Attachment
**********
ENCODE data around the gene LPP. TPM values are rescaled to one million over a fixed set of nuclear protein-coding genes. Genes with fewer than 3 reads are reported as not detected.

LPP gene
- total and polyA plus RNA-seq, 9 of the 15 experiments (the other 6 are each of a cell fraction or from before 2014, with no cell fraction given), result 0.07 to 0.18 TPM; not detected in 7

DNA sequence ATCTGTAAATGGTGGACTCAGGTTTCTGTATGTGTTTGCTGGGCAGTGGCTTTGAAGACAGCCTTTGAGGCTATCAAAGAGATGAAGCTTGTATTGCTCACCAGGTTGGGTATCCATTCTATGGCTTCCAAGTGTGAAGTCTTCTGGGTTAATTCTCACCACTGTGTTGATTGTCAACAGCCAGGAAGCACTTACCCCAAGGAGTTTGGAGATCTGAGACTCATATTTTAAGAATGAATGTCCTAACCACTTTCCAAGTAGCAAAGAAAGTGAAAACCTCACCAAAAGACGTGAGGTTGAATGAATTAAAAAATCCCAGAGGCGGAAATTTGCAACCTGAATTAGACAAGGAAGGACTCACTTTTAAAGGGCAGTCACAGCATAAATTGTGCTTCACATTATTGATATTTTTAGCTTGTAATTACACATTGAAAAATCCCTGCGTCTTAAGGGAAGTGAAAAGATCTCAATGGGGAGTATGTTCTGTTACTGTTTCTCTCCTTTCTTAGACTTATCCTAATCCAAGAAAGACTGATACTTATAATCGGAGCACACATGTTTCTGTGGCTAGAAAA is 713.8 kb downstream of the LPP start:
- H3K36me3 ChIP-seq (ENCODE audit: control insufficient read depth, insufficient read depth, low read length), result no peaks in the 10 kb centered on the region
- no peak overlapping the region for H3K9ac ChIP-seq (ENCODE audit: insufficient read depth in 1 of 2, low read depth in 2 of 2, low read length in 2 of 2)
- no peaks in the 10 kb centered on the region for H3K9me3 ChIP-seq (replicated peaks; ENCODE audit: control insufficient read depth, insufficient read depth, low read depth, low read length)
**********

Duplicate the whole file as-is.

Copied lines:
ENCODE data around the gene LPP. TPM values are rescaled to one million over a fixed set of nuclear protein-coding genes. Genes with fewer than 3 reads are reported as not detected.

LPP gene
- total and polyA plus RNA-seq, 9 of the 15 experiments (the other 6 are each of a cell fraction or from before 2014, with no cell fraction given), result 0.07 to 0.18 TPM; not detected in 7

DNA sequence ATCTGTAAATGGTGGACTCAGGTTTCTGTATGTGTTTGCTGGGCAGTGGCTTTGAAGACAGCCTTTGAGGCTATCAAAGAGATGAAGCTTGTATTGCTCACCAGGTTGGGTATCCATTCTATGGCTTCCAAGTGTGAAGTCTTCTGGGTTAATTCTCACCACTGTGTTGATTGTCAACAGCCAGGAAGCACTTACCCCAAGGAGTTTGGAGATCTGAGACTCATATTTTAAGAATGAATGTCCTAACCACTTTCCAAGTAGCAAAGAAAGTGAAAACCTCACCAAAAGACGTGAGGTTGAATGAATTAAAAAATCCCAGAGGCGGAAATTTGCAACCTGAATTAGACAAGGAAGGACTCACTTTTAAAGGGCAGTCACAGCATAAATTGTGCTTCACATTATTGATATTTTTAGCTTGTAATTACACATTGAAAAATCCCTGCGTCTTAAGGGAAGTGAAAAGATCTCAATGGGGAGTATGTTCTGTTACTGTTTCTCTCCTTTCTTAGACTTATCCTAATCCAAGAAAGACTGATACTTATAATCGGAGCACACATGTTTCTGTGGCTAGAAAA is 713.8 kb downstream of the LPP start:
- H3K36me3 ChIP-seq (ENCODE audit: control insufficient read depth, insufficient read depth, low read length), result no peaks in the 10 kb centered on the region
- no peak overlapping the region for H3K9ac ChIP-seq (ENCODE audit: insufficient read depth in 1 of 2, low read depth in 2 of 2, low read length in 2 of 2)
- no peaks in the 10 kb centered on the region for H3K9me3 ChIP-seq (replicated peaks; ENCODE audit: control insufficient read depth, insufficient read depth, low read depth, low read length)